May 2014 Budget Australia – Background and what is likely
Overall no major tax hikes anticipated
Long term deficits are clearly a reality unless some realignment takes place. With current debt levels and long term deficits being a problem combined with our terms of trade and high cost of doing business in Australia, it is clear that action is needed.
One problem however is that the political system isn’t conducive to the long-term thinking needed to improve the tax system. So what is likely to be in store has been the subject of much debate but the general theme that is emerging from the economic observers is as follows:
Raising income taxes is not the issue especially if looked at on a global scale when comparing Australia’s revenue as a percentage of GDP with other economies. Australia is quite high which is why there has been a long time call for lowering Australia’s income tax .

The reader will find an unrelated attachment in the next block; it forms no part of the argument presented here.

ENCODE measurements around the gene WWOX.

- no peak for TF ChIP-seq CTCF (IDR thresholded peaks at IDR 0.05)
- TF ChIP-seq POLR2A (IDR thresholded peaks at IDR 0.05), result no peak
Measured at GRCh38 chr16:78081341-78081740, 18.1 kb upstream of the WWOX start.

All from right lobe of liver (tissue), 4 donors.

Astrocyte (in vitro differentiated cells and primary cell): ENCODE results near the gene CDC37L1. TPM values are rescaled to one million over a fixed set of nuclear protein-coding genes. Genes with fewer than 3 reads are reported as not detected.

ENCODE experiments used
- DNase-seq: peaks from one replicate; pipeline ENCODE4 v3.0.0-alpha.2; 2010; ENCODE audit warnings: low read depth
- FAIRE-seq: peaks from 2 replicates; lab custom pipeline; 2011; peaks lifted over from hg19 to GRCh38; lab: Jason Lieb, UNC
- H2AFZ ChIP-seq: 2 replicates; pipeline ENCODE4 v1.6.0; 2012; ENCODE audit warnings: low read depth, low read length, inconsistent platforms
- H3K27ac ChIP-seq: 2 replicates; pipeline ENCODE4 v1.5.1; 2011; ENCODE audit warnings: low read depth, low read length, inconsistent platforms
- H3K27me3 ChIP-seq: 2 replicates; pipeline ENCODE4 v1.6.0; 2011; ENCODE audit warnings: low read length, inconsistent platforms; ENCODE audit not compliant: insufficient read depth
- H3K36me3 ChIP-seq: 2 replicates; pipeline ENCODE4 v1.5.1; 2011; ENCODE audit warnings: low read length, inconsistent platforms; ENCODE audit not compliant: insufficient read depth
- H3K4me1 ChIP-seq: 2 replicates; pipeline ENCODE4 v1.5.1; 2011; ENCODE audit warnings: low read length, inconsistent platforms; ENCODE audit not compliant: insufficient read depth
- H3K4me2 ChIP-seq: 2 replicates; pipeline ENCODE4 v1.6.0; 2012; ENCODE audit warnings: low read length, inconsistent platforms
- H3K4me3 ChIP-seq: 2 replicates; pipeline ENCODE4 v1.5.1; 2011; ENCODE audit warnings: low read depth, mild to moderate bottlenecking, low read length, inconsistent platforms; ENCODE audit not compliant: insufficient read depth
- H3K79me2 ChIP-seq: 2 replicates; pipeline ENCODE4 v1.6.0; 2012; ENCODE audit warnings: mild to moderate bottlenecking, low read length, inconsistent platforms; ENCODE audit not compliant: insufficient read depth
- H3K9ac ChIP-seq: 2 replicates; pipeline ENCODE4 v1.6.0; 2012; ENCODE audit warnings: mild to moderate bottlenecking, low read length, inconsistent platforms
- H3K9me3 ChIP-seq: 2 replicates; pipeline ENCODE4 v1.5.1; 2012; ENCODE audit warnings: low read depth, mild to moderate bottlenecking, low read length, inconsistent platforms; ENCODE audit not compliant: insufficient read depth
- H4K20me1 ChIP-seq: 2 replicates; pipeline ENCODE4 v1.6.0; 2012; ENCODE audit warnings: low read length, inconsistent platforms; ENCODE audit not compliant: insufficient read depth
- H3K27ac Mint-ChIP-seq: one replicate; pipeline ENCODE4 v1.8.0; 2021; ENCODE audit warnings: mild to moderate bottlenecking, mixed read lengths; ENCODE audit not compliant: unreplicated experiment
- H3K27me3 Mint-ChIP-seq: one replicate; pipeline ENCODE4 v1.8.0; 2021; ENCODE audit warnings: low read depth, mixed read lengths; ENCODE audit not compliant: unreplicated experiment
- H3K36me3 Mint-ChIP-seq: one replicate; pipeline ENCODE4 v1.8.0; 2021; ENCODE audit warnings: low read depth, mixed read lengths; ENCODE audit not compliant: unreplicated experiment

Tax incentives in order to stay competitive on the international stage. By way of example employee share plans need a strong overhaul to stop companies exiting Australia as a corporate headquarters.
Large spending cuts are not considered likely but the pension and social security aspects are very much a target with the likely lifting of the pension age. In addition the level of services being provided is likely to be reworked.
Health care is a global issue and Australia is no different. There may be some changes here. One possibility is the change to the funding model for public hospitals. The suggestion is to move to a model that sees funding based on procedures.